Our scientific collections are a rich resource for researchers from a variety of scientific disciplines. Using the collections, which date from the 16th to the 20th century, you can explore the history of science through printed books, periodicals, notebooks, diaries, drawings, photographs, personal and society papers, as well as correspondence.
The Brotherton Collection
The Brotherton Collection contains some 480 printed books, dating from 1600 to 1750.
Chemistry, Physics and Astronomy are strongly represented, but the collection also contains works on magnetism, monsters and melancholy.
- Newton's Principia (1687) and a collection of his other works including the first edition of his Opticks (1704)
- William Gilbert's De Magnete, Magneticisque Corporibus (1600), which was the first work to demonstate a scientific understanding of magnetism and electricity
- a copy of Robert Boyle's Works (1744) formerly owned by Edmund Burke.
All Souls Science
The All Souls Science Collection contains around 500 books and journals, principally from the 17th century, covering many different aspects of science. The main subjects include astronomy, botany, geometry, mathematics, medicine, chemistry and physiology.
There are also early works on types of medical therapy, such as hydrotherapy and wine therapy, and works on poisons and anatomy.
The Early Science Collection contains around 2000 books dating from the 16th century onwards, ranging from general works to occultism, inventions, beer and horses. The periodicals held within this collection include copies of Memoirs of Science and the Arts, Scientific Memoirs and Communications to the Board of Agriculture, all dating from the late 18th century.
The Chaston Chapman Collection consists mainly of sets of the Royal Society of London's Philosophical Transactions, from the founding of the Society in the 1660s onwards, along with some later histories and memoirs of the Society. There are also early texts on alchemy such as Roger Bacon's The Mirror of Alchimy (1597) and Dutch and German works on chemical lore, hermetic philosophy, astrology and religion.
You may also be interested in Alfred Chaston Chapman's collection of books on the history of brewing and fermentation.
The work of a number of individuals at the University of Leeds has led to significant developments in scientific research. Special Collections holds the archives of several of these scientists.
William Bragg’s papers
William Henry Bragg was Cavendish Professor of Physics at the University of Leeds from 1909 to1915. His main research was in the fields of X-ray spectra and the structure of crystals. Much of his research was in collaboration with his son, William Lawrence Bragg, with whom he shared the Nobel prize for physics in 1915. One of his laboratory notebooks contains the results of research carried out in the old Physical Laboratory of the University, on the site of the Brotherton Library.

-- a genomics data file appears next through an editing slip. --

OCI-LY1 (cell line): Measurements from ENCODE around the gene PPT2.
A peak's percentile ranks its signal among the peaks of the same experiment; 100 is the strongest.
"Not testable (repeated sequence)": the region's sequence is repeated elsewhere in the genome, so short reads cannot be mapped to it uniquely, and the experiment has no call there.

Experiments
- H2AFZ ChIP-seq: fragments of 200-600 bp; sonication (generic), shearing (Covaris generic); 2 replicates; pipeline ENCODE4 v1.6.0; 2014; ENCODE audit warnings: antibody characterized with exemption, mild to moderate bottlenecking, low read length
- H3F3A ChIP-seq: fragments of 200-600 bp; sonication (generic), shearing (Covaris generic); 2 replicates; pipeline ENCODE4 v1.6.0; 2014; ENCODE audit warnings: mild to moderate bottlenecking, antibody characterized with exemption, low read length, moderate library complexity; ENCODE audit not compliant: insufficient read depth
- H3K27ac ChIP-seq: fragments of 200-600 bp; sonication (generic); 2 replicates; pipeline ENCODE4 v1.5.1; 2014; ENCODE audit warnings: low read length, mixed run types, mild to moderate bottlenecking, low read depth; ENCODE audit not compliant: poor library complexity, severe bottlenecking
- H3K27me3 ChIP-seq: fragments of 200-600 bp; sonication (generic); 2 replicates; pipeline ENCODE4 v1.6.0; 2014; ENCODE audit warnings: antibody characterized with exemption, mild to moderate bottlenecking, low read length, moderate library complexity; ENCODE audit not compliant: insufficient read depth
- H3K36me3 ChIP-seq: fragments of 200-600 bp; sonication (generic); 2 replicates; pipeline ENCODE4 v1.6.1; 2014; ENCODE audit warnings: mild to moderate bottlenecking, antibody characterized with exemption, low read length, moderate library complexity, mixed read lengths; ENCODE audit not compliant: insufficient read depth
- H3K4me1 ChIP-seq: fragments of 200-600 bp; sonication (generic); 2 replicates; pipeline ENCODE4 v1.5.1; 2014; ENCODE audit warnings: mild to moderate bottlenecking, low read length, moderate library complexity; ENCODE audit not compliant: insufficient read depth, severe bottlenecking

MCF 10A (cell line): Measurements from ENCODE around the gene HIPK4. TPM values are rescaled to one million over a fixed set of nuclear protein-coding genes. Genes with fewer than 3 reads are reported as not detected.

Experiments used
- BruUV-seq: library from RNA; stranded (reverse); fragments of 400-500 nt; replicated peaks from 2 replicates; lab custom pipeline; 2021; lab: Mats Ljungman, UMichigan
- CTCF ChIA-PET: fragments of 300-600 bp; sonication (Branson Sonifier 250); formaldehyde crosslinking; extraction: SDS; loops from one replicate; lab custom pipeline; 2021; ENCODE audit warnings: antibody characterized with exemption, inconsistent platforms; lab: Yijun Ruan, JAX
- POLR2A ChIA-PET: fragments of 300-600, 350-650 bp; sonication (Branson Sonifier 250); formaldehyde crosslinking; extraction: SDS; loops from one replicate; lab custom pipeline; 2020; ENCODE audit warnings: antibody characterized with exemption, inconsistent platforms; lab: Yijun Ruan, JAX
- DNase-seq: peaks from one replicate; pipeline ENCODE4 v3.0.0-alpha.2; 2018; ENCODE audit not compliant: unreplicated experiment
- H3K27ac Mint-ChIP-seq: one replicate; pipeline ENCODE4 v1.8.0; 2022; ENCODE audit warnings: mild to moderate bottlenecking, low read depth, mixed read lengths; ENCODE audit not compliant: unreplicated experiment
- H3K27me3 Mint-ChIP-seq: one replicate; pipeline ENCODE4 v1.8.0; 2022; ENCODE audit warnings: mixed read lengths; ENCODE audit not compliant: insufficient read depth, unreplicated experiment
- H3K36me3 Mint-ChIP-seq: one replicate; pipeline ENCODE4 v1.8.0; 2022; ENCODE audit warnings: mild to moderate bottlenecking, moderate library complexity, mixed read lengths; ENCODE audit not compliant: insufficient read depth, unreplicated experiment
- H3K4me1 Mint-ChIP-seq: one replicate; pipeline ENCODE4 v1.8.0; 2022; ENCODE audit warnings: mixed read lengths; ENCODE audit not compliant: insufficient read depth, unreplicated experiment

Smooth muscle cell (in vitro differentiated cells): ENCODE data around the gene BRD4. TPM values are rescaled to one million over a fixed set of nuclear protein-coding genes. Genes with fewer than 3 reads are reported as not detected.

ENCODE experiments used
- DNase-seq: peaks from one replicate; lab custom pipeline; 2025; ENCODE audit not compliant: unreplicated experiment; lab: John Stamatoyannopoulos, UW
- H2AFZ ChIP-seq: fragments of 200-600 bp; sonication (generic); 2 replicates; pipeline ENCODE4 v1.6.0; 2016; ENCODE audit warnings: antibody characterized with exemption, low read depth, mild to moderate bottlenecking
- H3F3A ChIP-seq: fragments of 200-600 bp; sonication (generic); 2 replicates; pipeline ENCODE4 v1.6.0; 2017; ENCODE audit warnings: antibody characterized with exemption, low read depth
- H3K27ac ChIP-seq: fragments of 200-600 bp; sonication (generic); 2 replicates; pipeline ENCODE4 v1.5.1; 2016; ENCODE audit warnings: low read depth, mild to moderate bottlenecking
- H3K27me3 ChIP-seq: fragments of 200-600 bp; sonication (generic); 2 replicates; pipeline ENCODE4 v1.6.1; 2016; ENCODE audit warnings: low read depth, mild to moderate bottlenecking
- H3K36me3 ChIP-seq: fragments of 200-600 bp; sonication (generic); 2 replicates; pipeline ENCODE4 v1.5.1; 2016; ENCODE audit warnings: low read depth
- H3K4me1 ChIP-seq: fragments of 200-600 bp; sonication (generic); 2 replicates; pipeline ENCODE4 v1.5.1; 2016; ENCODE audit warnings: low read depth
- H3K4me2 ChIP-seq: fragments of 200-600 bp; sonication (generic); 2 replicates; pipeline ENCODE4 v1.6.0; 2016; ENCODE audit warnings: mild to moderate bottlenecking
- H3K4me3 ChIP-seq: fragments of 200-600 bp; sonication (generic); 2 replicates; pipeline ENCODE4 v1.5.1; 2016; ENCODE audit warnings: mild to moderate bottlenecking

Arthur Smithells’ papers
The papers of Arthur Smithells relate to his work as Professor of Chemistry at Leeds. They include a vast amount of correspondence with scientific colleagues between 1875 and 1939, as well as personal correspondence and papers, research papers, pamphlets and press cuttings.
William Astbury’s papers
William Astbury was Professor of Biomolecular Structure at Leeds from 1945 to1961. His papers reflect his research interests in textile physics and x-ray diffraction photography. Documents include biographical and personal materials, notebooks and slides, lectures and publications, scientific correspondence, and his work for conferences, committees and societies.
Edmund Stoner’s papers
The papers of Edmund Stoner, a former Professor of Physics at Leeds, cover his early and personal life and scientific career.
The biographical materials include notebooks from his days at Cambridge, various diaries and personal notebooks, non-scientific writings and a collection of photographs.
These are complemented by a large amount of correspondence, both scientific and personal, dating from the 1920s up to 1968. There are also later papers relating to his scientific publications, work on committees, and his time at the University of Leeds.